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Hello, 

Today I would like to discuss the matter of the Orion program. I have one major question: why spend billions on R&D making the SLS, when there is already a tested rocket, called the Saturn V, which took people to the moon and back? The Saturn V could take more than 120t into LEO, the Block 1 crew 70t, and even the Cargo version can only support 130t. 

 

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thats-not-how-this-works-e1455432906193.

 

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We can't build another Saturn V, for various reasons:

For one thing, we would need to basically re engineer the whole thing. It's not as simple as just taking an old design and using it. 

Another aspect is tooling. We don't have the equipment to build the, what, 8 plus meter tanks? Let alone the engines...

Yet another aspect is the workforce, no one currently building rockets has participated in building a Saturn. And even if they did, we would need to retrain them on the equipment.

And then there's the pads. LC-39's pads are not designed for Saturns, rather they have flown Shuttles from 81 to 2011, and have been or are being modified for SLS.

Then there's automation, friction stir welding, better materials, engine improvements, and so on and so on...

Now, we could have chosen to build Shuttle-C... but that's a whole different can of worms.

But, in the end, NASA doesn't choose what it can or can't do.

Edited by Bill Phil

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Because the Saturn V doesn't exist any more.  None of the tooling, skilled tradesmen,  insider knowledge exists any longer.  Building a Saturn V today would cost the same or more than building the SLS is costing.  And you'd be stuck with an ancient, decrepit, and heavy computer system actually the whole rocket.

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Granted, the SLS is a mistake, but as mentioned, we can't build the Saturn V again without pouring billions into re-establishing production lines for ancient equipment. A few ideas might be reusable, like an updated F-1 engine/fuel hose instead of absurdly expensive repurposed SSMEs, but the Saturn V was a 1960s rocket with 1960s limitations, subcontractors, and assembly methods, and it would be insane to go retro when all the old infrastructure is gone.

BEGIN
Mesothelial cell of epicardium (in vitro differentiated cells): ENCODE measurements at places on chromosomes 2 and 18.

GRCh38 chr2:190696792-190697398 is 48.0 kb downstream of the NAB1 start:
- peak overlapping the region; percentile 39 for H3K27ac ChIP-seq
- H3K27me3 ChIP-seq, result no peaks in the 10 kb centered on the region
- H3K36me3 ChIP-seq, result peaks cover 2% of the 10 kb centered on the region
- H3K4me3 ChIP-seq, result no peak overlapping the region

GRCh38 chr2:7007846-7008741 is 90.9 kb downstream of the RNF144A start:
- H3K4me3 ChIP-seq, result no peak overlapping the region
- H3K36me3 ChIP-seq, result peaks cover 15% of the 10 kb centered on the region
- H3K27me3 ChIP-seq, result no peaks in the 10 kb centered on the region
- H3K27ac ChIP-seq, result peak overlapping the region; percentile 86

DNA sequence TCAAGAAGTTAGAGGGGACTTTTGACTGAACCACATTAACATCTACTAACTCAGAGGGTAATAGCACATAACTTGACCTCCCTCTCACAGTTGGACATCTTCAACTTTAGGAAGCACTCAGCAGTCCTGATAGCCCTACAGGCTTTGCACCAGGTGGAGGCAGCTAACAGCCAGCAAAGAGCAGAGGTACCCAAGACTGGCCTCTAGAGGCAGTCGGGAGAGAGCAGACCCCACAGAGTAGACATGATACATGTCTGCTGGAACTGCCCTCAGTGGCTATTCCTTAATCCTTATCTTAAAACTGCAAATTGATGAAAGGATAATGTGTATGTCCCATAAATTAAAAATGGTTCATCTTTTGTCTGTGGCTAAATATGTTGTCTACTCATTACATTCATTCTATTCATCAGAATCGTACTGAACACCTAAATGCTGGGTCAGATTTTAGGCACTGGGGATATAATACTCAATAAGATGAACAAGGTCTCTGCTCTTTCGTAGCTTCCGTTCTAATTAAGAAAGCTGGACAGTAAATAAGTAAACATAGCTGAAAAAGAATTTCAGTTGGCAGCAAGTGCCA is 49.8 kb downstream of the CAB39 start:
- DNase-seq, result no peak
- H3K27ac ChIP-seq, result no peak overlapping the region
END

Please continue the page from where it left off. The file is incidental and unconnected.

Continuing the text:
The best idea I see is to pass on the heavy lift vehicle torch to private enterprise; while lift capacities don't quite reach Senate Launch System levels, they should still fill most planned missions that aren't a waste of time and money.

I'm looking at you, manned Mars missions.

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Sorry.  We left our only working one out in the front yard for a couple of decades, and it got a mite bit run down in this humidity.

We had it repainted, but it's really a bit much for us to get it working again, but I'll ask some of the folks at the office if they can dig up a copy of the plans.

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Thanks for clarifying, guys. The more I learn every day.

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"Why don't we make *insert seriously anything here* anymore ? They worked !"

 

A lot of examples can be found for projects like this. I'll pull out some things more common than a rocket :

- The LNER A1 Peppercorn Tornado. A newly-made old-design-upgraded steam engine. Among the most used locomotive during it's lifetime.

- The Eagle Speedster. A remake of the Jaguar E-Type, though based on the old vehicle itself. The E-Type was considered very cheap for the performance it gives. Other cars often see upgrades this way as well.

Let me be clear : both of them are very, very expensive, compared to what it really was during mass production.

 

Now : a rocket is not a mass-produced thing. You can see where this is heading - mind-bogglingly massive expenditure. You need to revive a lot of things, or make new ones to near-exactly replicate the old. How's that different than making something radically new on it's own ? 

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*tinfoil hat is on

Because Saturn V and moon program were faked by NASA

Edited by evileye.x

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Also, though it didn't have any loss of craft, Saturn and Apollo had several very near misses. If it had kept flying there'd probably have been a tragedy. It was an amazing machine, but let's not pretend it was perfect.

A new booster would have better payload fraction and better safety margins for lower cost than resurrecting the dead.

Not that SLS is the right approach either.